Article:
The Maryland Department of Commerce is bolstering a soft landing program that’s designed to give startups and other medium-sized companies space to explore a potential expansion to the U.S.
The landing point? Incubators.
The state government program is working with incubators and coworking spaces around the state to give foreign companies space and resources as they seek to navigate the U.S. market. For companies based in Maryland, the program also offers connections to 15 countries where Maryland has a relationship that offer similar expansion programs.
The soft landing program was announced this week by Secretary Kelly Schulz at the U.S. Department of Commerce’s SelectUSA Investment Summit.
“Soft landing programs are an excellent opportunity to recruit international companies to Maryland, and for our local businesses to consider expanding overseas,” Schulz said in a statement. “We look forward to working with new prospects from around the world and building on these relationships for years to come.”
The state has been interested in attracting companies through a variety of trade missions to countries like the U.K. and Australia over the last several years. A Maryland soft landing program initially surfaced in 2017 through a partnership between the commerce department and bwtech@UMBC, the Baltimore County university’s incubator. That program offered space specifically for cyber companies interested in expanding. With the flag planted on a specific program, the leaders saw a lot of interest.
“It’s very challenging for them to navigate the U.S. system. We’re a large count geographically. We’re a large country population-wise. We have 50 jurisdictions that operate quite differently on top of that,” said Jessica Reynolds, the senior director of the Office of International Investment and Trade at the Maryland Department of Commerce. “As small companies or medium-sized companies trying to get a foothold in a new market, the idea was very attractive to them.”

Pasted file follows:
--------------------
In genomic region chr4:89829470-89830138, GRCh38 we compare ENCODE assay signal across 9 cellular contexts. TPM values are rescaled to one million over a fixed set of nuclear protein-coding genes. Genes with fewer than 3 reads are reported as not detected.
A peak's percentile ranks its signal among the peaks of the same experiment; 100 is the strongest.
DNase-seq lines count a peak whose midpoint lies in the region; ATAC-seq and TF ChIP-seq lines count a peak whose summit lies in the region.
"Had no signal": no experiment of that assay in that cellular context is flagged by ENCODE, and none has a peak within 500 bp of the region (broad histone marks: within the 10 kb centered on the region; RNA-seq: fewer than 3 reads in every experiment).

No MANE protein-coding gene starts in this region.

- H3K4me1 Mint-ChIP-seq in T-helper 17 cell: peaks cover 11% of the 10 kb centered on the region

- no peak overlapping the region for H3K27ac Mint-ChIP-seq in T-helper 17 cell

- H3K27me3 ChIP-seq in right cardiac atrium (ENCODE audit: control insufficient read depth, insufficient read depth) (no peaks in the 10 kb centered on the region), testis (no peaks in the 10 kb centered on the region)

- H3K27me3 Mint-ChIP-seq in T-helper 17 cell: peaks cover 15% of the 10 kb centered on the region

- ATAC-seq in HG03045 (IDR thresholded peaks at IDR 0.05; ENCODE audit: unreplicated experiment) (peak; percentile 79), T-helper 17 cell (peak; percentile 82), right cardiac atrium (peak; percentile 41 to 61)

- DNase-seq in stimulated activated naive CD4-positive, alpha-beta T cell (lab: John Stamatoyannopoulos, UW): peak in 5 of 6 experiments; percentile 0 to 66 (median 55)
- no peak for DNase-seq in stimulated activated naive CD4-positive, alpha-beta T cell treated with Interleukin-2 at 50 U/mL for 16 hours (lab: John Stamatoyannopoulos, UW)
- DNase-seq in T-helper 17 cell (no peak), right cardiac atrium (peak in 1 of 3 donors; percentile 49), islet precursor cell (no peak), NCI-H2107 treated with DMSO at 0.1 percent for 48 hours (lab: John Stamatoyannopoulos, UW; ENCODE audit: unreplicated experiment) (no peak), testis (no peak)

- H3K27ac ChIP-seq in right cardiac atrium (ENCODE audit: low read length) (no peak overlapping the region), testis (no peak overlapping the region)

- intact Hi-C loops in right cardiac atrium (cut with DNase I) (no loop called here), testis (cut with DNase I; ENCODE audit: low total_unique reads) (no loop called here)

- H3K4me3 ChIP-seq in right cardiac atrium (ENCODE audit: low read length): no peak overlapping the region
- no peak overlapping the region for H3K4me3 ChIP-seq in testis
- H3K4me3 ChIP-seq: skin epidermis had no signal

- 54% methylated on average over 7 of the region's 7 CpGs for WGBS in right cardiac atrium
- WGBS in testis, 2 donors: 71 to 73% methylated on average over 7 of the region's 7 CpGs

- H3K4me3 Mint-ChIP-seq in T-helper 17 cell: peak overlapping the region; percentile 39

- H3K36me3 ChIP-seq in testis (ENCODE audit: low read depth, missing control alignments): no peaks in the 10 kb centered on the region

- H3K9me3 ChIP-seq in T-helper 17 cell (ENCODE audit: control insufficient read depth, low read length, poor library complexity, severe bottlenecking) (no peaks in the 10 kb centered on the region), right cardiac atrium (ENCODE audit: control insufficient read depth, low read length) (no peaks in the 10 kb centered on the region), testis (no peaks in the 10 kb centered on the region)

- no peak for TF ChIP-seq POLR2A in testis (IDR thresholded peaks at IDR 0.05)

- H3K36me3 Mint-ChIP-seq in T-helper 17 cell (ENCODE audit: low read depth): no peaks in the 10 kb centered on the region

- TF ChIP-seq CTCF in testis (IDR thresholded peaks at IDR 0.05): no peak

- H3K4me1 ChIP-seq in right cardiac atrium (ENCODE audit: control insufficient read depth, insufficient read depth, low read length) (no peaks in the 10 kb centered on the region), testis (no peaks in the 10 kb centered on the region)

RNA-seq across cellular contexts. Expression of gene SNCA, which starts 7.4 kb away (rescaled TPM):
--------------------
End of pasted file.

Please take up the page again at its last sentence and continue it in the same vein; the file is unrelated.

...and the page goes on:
With the newly launched program, more than a dozen incubators are signed on to provide space for companies, ranging from tech hubs like Baltimore’s Emerging Technology Centers (ETC), Columbia’s Maryland Innovation Center and Towson University’s StarTUp to industry-specific incubators like the Eastern Shore’s F3 Tech and University of Maryland College Park’s newly launched Quantum Startup Foundry. The state’s program will serve as an “umbrella” to help companies navigate the market, and hopefully provide leads for the incubators as they seek to bring in new companies, as well.
For startups, Reynolds said expansion is often driven by a personal connection, so the program can help to establish that rapport.
The program is offering both in-person and virtual options, and while it doesn’t cover the full cost to launch here, it’s made to provide connections. Companies can have two employees for up to three months at a space and are eligible for reduced rent. It also offers the companies five matchmaking meetings for potential business prospects, as well as connections to resources like educational programs, mentors and networking. Meantime, the state assists with the process of getting registered with the state.
“This is a way that we are going to be able to develop that pipeline and bring in some really valuable and exciting foreign companies to add to our industry mix,” Reynolds said.
Ultimately, having more companies can add perspectives and expertise, and help to grow the state’s innovation economy as a whole.
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